Elevate Transit: Zoning for Accessibility | Kramer Levin Naftalis and Frankel LLP

The Metropolitan Transportation Authority (MTA) and the Department of City Planning have proposed a city-wide zoning text change designed to increase the accessibility of transit stations (Zoning for Accessibility). The text was returned for public review by the Planning Commission (CPC) on April 13. The text provides a framework for coordinating the location and delivery of transit station improvements with new developments and nearby expansions that involve ground-level construction (Development) in all but the most zoning districts. weak of the city. The central element of the proposal is a system-wide easement requirement that would apply to developments on zoning lots of 5,000 square feet or more located within 50 feet of a transit station. . These adjustments would be necessary to determine whether a volume of transit easement is required and, if necessary, provide an easement for that volume. The enactment also includes an expanded transit improvement bonus program and several other means of obtaining zoning relief when volumes or transportation easement improvements are provided.

  • Required transit easement. Development on zoning lots of 5,000 square feet or more located within 50 feet of a transit station in most zoning districts would be required to obtain joint certification from the MTA and CPC President stating if a public transport easement is necessary (Joint Certification) before submitting an application to the Ministry of Buildings for any excavation, foundation, new construction or modification permit. If a transit easement is required, the MTA, in consultation with the owner and CPC chairperson, would determine its size and location (transit volume). A legally enforceable instrument granting an easement for the transit volume is required before the issuance of a building permit. The text provides for targeted zoning relief as of right in order to minimize the potential construction and design challenges caused by a required volume of public transport (zoning changes related to public transport).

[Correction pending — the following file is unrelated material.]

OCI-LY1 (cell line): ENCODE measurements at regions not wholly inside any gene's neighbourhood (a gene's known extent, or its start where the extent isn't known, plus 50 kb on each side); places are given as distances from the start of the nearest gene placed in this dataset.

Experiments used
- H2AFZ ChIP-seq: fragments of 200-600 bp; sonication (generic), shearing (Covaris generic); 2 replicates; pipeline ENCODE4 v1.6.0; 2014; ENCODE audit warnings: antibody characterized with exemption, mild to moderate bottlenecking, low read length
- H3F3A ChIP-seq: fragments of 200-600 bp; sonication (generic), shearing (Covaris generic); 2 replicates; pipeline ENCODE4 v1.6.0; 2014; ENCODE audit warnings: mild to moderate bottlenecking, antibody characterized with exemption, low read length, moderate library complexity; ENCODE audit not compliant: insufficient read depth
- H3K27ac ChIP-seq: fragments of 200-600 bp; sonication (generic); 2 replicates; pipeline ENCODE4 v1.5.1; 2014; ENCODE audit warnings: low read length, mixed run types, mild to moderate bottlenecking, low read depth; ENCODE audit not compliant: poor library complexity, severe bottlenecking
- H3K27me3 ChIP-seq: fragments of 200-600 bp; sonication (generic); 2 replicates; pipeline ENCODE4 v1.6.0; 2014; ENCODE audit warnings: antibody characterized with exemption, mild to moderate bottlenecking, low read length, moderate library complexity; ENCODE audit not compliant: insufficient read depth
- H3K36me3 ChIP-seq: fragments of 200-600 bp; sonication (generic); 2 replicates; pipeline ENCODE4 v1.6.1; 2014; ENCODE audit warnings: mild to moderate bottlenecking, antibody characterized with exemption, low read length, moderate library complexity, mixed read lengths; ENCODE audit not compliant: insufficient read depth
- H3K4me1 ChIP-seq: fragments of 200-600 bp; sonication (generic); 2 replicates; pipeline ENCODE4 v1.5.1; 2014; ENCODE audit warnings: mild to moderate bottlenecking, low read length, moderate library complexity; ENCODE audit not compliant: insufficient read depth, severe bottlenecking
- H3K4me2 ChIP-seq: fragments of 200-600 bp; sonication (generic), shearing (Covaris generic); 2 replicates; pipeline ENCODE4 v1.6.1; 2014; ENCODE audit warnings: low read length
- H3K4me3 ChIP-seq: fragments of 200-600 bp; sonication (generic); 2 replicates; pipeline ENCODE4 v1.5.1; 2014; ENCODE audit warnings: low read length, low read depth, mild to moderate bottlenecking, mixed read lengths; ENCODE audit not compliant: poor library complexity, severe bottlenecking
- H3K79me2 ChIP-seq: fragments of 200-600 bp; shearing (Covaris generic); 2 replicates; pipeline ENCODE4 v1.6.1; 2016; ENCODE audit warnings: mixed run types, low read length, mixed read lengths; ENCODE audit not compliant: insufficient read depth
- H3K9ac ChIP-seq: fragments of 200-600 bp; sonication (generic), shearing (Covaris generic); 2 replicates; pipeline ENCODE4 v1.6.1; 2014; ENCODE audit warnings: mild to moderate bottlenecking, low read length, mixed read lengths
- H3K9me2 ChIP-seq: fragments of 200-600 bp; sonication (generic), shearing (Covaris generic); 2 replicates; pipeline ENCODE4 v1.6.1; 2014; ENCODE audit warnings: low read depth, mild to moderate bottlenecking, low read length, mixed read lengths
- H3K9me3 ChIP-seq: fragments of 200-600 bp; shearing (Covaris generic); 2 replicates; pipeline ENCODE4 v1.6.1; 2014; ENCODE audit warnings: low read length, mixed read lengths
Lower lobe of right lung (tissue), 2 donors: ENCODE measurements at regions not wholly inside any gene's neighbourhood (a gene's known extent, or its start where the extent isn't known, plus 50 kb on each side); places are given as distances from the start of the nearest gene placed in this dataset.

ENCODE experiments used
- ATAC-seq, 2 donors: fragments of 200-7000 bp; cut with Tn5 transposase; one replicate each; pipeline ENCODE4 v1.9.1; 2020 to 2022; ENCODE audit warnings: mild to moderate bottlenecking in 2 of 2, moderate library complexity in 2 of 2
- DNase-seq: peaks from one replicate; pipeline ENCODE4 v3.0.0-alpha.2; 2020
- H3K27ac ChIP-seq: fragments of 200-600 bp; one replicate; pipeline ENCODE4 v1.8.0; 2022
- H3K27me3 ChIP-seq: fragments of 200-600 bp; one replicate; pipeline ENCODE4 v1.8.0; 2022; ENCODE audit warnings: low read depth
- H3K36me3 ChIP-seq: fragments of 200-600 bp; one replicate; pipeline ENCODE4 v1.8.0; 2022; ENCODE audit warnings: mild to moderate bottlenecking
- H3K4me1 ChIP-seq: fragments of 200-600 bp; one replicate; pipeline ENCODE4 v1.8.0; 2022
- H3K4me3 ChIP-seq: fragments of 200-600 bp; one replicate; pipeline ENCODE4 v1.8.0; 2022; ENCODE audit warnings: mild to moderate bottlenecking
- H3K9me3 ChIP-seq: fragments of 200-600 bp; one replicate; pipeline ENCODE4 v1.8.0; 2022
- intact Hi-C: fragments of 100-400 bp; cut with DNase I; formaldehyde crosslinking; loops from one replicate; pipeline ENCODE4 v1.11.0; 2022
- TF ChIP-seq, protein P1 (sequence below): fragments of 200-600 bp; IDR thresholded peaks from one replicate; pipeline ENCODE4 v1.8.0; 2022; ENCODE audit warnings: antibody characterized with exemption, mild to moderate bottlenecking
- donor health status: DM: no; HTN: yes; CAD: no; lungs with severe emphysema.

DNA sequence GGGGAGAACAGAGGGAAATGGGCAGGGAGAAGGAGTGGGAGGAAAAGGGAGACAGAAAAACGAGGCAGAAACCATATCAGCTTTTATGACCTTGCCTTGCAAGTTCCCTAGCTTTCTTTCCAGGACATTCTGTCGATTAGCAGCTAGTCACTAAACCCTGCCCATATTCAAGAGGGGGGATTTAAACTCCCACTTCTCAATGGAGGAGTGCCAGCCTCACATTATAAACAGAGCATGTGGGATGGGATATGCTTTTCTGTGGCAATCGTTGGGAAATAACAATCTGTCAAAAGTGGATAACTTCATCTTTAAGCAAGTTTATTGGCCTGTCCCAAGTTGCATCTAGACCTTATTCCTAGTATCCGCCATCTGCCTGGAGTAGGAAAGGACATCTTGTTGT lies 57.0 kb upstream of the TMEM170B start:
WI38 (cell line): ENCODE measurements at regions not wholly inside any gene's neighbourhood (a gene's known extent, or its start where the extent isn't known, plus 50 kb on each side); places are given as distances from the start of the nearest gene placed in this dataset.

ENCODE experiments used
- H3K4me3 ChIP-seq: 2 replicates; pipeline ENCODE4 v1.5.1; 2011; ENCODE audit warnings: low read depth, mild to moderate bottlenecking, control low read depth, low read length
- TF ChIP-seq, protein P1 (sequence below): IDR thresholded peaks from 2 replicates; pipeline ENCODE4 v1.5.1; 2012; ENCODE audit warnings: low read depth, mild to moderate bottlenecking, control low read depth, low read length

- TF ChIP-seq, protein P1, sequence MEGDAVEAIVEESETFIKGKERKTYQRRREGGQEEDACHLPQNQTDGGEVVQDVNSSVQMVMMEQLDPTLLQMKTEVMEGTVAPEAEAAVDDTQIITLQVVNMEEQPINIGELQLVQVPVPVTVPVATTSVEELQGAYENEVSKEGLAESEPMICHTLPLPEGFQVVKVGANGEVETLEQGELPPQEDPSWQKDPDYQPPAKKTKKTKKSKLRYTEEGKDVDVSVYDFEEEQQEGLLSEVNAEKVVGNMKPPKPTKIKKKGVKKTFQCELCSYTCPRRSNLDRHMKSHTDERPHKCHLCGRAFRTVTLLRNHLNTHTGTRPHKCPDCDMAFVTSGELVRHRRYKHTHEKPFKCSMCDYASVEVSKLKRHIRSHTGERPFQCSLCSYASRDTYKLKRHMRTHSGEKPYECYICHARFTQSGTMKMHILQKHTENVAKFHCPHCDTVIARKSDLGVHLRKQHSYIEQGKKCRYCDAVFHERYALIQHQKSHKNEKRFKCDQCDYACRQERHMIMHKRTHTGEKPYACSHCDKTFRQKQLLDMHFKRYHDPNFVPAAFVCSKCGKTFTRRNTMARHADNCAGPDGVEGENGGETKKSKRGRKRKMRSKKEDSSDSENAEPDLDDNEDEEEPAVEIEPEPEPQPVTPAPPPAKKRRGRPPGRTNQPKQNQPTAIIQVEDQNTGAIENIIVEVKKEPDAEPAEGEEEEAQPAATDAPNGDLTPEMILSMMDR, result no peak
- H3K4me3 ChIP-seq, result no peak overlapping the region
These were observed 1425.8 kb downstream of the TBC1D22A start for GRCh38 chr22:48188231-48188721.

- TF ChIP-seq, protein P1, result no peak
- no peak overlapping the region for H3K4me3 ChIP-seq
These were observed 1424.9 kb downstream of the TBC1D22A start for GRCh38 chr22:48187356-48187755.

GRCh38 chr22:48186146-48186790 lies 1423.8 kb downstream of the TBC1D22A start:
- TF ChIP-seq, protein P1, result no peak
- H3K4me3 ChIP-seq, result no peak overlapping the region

• Optional transportation easement. Developments and conversions on zoning lots of less than 5,000 square feet located within 50 feet of a transit station in most zoning districts may voluntarily offer to provide a volume of transportation easement in common. If an optional transit volume is accepted, the development or conversion is also eligible for transit-related zoning changes.